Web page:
Join the Dots
To fans of The Cure, Join the Dots was a long time coming. Unless you were the obsessed fan (like me), you probably didn’t have most of the songs on this wonderfully packaged four-disc set of rarities. Being the nerd that I am, I paid the $45.00 sticker price for one song, “Possession.” Nevertheless, I can’t say enough about how wonderful this product is, especially given how long it’s been since a b-sides package was released by these guys; 1986 was the last time, as the b-side to the Standing on a Beach cassette.
There are 70 songs in this box set, and what makes them so special is that they chronicle, rather accurately, the progression of The Cure’s sound from the late 1970’s to today. If you’re a novice fan, The Cure was your standard post-punk band in the late 1970’s, as evidenced by songs like “Plastic Passion.” With the turn of the decade, their music became more introspective and somber, which the song “Descent,” originally a b-side to “Primary,” documents well. Following the journey into darkness and solitude came a violent explosion of anger and frustration in the form of 1982’s Pornography (my favorite!), which is represented in the box set by the propulsive and tribal “Splintered in Her Head.”
Had The Cure stopped in 1982, they would be legendary in the same way that Joy Division is. Lucky for us they didn’t, and the post-Pornography period offered up a bevy of new sounds, as Robert Smith tinkered with all manner of weird and bizarre music, from jazz, to electronica, to flute driven excursions into the great beyond!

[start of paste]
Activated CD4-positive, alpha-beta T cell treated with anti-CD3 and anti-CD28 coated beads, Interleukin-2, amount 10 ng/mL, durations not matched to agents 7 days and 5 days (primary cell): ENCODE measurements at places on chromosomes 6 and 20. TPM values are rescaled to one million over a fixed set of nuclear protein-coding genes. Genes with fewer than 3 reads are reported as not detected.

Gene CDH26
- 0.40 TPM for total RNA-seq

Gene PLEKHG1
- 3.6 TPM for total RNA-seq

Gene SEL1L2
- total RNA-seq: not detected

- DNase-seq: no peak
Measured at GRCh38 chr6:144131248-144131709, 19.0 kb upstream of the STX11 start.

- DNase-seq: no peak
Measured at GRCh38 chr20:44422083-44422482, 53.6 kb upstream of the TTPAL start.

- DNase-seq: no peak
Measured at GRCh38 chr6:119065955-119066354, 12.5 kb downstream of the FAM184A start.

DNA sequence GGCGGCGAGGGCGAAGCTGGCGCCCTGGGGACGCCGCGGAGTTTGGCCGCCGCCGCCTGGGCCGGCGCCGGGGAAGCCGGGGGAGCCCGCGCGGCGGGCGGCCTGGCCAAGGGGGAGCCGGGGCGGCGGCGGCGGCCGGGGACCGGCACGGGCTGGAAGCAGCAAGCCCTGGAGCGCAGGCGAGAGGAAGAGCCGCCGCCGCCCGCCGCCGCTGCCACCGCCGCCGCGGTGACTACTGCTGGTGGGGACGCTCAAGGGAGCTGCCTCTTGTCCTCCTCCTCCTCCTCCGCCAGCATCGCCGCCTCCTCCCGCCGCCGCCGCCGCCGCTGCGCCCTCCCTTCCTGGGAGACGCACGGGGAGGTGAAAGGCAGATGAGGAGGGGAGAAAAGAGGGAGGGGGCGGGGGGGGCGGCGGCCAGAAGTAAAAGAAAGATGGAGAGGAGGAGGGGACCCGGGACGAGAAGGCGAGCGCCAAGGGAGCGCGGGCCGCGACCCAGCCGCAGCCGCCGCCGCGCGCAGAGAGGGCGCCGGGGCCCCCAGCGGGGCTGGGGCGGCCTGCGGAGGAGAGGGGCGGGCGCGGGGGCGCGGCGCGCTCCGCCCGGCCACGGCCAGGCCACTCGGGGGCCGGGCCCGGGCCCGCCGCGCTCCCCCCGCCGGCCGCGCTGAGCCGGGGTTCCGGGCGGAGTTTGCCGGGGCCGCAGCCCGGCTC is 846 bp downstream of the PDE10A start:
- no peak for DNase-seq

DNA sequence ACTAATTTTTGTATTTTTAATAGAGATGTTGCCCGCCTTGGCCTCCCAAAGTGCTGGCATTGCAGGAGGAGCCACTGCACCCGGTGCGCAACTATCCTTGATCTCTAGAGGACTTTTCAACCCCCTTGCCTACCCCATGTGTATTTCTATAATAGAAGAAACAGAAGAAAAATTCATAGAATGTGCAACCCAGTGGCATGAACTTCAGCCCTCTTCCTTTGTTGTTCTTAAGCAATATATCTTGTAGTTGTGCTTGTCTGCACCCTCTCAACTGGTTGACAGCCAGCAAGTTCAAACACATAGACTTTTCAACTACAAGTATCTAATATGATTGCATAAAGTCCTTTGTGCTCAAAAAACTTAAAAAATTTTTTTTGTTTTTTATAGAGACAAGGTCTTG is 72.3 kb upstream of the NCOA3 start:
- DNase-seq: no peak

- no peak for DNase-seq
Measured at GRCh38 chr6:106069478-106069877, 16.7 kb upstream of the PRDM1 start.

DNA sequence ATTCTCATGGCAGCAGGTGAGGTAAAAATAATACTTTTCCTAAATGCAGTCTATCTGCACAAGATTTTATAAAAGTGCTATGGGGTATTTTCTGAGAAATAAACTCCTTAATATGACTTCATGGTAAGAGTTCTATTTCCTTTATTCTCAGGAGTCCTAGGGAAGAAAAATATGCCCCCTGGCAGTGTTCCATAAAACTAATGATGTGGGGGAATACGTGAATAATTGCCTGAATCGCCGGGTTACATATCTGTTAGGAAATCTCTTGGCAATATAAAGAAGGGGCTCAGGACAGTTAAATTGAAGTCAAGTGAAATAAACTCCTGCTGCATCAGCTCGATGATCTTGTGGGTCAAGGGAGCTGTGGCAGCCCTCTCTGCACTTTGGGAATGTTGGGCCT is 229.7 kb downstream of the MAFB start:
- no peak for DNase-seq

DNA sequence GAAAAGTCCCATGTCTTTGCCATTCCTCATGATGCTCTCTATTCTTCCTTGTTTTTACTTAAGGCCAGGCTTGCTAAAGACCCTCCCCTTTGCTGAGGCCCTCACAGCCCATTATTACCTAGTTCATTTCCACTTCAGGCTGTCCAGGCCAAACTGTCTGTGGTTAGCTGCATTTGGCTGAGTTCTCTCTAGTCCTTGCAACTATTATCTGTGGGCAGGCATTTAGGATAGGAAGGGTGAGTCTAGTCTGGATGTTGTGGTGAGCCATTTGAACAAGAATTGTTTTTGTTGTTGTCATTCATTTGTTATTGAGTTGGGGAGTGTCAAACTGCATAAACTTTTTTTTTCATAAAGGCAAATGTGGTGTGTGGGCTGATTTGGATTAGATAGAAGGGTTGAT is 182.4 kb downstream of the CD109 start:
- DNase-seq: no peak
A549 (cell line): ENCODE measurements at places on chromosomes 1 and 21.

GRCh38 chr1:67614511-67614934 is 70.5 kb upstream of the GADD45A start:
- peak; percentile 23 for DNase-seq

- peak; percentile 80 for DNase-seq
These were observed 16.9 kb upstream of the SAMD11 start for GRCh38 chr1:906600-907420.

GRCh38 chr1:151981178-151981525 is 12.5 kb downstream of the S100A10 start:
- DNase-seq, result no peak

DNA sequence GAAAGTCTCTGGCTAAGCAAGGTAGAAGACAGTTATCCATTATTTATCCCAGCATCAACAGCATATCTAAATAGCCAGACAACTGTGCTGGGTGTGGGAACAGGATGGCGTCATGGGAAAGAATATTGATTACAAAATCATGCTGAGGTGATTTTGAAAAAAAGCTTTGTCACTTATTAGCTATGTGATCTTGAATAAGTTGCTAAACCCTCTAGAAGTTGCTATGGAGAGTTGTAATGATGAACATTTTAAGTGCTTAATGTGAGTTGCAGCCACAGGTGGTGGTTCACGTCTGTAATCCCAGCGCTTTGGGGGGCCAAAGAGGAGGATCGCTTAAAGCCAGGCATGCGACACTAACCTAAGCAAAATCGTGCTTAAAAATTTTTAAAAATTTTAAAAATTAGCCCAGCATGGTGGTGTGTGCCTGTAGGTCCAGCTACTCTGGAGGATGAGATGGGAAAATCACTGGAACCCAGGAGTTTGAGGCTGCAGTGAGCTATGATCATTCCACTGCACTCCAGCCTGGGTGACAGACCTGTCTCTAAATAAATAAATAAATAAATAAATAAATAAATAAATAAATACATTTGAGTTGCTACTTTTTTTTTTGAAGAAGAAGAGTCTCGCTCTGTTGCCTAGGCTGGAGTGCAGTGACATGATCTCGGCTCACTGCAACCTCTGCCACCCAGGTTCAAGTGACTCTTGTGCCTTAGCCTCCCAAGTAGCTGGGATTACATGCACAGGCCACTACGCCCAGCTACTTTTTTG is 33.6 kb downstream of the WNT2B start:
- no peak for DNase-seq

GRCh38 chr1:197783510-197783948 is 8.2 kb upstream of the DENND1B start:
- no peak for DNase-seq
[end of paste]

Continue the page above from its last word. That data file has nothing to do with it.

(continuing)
The first disc of this box set documents The Cure’s (well, Robert Smith’s, actually) greatest period of work and creativity. The remaining discs showcase a Robert Smith who has found his niche and a sound for The Cure: long, dramatic, guitar-driven songs replete with emotion and, occasionally, violence and despair. Each b-side corresponds well with its accompanying album, except for the Kiss Me… b-sides. Kiss Me… is guitar-driven, but the b-sides are flowery and twinkly. Disintegration is dark and moody, as are the b-sides. Wish is a bit more optimistic than Disintegration, and the b-sides from Wish could be put together to make a legendary Cure album on their own! Wild Mood Swings‘s b-sides are much better than the actual album, and the Bloodflowers b-sides (actually outtakes) are just as surprisingly magical and wonderful as the accompanying full length.
There are also various one-offs and anomalies thrown in for good measure. But, in pure capitalist Robert Smith style, the real hidden goodies are being saved; every album in The Cure’s back catalogue is going to be re-released in 2004 (starting in May), with each album featuring a bonus disc of rarities and goodies from each recording session! I’m excited, as are you, I bet.
The artwork and booklet that comes with Join the Dots is spectacular, as it explains the motivation behind most of the b-sides and offers funny little stories for good measure. Point is, there are a lot sillier ways that you could spend $45.00 than buying this absolutely wonderful documentary of The Cure, one of history’s most innovative and ferociously unique musical institutions.